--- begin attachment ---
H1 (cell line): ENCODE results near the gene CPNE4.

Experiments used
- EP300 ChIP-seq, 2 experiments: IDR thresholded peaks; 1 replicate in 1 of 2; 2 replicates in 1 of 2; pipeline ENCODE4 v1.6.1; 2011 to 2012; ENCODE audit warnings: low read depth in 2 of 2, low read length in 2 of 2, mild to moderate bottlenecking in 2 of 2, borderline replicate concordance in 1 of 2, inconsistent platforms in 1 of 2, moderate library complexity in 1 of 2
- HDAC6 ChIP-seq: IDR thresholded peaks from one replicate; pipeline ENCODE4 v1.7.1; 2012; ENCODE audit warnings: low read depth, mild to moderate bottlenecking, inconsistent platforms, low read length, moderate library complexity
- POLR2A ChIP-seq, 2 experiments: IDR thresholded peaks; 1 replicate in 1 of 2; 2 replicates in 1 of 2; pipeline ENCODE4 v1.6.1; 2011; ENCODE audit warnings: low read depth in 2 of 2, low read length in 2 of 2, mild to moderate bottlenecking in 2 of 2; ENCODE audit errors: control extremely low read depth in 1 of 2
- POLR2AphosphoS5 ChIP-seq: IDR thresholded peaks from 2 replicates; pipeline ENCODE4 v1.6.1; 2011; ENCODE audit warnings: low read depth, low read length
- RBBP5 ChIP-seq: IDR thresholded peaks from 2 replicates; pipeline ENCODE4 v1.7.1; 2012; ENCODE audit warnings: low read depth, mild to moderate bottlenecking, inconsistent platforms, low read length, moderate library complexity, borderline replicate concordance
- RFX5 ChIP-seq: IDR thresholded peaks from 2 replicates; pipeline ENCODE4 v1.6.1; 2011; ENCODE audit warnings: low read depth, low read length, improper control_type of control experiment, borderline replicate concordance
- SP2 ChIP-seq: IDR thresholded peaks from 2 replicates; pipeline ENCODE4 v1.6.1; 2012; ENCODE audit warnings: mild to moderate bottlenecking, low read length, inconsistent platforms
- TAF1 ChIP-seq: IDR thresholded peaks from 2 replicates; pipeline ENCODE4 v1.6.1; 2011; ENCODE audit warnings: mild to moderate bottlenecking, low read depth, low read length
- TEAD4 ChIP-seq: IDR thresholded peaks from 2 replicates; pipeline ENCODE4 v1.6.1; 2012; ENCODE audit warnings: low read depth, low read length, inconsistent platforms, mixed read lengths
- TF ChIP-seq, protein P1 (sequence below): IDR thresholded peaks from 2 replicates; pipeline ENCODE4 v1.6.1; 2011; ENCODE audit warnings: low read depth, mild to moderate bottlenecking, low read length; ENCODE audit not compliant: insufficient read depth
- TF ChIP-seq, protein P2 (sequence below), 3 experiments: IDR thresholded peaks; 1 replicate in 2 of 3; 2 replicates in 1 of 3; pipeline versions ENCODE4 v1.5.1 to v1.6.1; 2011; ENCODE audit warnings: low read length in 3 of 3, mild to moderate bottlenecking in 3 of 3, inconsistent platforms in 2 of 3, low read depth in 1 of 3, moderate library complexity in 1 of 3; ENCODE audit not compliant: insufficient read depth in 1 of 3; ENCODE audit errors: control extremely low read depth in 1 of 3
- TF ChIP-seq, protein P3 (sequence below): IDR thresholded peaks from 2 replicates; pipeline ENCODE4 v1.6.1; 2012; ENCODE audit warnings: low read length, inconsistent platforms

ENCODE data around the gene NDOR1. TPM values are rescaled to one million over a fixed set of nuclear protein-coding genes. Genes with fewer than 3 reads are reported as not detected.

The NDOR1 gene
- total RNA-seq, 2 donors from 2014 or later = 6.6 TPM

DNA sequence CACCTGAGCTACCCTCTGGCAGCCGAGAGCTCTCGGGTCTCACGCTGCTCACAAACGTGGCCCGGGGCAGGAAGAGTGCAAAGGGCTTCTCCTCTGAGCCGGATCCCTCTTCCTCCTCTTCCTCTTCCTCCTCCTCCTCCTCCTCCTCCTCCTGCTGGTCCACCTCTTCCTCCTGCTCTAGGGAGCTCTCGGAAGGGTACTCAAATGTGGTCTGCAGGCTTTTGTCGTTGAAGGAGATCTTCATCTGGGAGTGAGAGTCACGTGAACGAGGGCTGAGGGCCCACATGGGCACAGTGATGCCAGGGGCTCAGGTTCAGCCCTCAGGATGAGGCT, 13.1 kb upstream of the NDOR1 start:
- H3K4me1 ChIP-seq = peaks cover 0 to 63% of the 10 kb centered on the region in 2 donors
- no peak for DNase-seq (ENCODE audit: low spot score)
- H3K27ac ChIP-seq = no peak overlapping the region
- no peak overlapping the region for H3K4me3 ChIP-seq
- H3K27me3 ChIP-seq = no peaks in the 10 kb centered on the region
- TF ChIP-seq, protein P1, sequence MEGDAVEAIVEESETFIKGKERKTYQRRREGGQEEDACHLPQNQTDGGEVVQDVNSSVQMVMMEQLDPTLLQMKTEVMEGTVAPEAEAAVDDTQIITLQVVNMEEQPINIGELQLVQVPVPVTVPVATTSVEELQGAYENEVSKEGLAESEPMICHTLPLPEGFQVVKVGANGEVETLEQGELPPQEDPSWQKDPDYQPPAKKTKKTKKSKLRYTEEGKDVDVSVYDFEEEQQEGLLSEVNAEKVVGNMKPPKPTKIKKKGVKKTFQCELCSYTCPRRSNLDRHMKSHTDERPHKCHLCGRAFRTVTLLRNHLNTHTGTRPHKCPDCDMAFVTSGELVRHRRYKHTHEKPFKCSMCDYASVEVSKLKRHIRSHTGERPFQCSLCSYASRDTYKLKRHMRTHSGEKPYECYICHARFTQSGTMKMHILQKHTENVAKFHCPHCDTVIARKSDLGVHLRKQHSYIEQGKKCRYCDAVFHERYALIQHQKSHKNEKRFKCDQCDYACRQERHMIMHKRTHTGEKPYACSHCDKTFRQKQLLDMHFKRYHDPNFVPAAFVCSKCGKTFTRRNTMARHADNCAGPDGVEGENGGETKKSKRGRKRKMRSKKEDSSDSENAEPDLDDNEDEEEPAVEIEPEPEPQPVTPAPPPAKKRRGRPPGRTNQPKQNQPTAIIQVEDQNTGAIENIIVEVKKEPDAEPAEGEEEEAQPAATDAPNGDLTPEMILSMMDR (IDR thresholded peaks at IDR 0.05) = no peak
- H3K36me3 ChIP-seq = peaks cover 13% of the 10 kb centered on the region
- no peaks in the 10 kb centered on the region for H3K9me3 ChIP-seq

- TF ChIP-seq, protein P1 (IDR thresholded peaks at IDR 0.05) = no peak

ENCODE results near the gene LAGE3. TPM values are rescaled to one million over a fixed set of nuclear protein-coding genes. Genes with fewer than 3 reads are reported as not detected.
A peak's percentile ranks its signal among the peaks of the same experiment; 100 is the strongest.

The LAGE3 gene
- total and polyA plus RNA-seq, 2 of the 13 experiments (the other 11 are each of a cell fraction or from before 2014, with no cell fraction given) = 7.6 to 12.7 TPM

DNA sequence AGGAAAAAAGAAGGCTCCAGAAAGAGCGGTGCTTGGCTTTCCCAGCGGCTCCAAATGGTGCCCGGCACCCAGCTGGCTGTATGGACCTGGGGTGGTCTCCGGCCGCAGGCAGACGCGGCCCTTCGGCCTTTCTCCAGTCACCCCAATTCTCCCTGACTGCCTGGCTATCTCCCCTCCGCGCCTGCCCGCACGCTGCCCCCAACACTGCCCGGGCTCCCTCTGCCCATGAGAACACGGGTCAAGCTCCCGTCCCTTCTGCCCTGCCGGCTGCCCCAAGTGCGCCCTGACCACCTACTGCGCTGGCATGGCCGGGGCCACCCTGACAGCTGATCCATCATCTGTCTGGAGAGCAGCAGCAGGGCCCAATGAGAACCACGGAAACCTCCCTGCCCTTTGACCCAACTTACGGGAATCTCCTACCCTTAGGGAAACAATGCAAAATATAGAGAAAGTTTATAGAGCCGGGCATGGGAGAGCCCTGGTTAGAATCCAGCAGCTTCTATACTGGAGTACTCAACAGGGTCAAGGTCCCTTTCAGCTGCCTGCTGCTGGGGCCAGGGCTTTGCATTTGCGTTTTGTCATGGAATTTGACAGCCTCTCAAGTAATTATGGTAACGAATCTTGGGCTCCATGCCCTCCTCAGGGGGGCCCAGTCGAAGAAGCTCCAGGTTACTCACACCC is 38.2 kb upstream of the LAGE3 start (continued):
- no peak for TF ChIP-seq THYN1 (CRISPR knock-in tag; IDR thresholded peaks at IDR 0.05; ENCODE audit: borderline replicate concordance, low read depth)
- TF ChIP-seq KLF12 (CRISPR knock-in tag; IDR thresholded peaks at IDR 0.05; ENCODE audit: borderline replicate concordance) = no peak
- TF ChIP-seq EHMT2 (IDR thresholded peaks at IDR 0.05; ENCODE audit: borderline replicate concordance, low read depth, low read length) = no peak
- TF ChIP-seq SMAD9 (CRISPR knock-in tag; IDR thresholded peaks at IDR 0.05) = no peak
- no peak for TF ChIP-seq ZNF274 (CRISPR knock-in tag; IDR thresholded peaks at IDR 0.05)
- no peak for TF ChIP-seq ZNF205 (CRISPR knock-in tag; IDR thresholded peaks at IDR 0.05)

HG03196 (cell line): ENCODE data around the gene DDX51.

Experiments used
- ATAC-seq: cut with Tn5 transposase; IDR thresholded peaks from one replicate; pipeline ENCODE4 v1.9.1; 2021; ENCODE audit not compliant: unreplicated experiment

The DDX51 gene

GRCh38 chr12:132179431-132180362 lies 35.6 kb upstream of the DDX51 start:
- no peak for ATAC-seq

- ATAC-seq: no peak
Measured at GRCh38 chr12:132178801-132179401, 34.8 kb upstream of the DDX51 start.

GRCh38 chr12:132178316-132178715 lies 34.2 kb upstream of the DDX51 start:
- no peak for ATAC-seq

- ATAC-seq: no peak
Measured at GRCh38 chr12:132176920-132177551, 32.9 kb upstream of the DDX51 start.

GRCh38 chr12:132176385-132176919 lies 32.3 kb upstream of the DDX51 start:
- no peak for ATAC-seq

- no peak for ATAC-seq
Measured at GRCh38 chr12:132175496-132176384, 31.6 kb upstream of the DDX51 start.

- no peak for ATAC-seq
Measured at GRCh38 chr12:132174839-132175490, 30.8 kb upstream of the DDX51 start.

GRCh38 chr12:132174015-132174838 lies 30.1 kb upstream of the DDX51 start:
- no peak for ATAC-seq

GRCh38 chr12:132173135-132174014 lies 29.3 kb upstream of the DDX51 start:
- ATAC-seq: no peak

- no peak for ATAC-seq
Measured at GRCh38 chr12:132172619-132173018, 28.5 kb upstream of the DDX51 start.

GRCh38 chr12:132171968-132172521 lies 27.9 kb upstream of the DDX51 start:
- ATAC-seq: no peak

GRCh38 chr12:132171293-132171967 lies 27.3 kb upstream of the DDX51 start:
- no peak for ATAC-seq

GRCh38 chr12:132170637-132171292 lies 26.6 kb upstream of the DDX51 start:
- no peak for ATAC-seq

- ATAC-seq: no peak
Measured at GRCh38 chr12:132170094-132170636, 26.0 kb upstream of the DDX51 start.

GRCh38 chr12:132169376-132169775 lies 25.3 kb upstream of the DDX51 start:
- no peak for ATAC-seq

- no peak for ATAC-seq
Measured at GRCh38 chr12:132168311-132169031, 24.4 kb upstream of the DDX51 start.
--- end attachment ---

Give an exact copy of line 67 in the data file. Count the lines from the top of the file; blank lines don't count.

GRCh38 chr12:132170637-132171292 lies 26.6 kb upstream of the DDX51 start: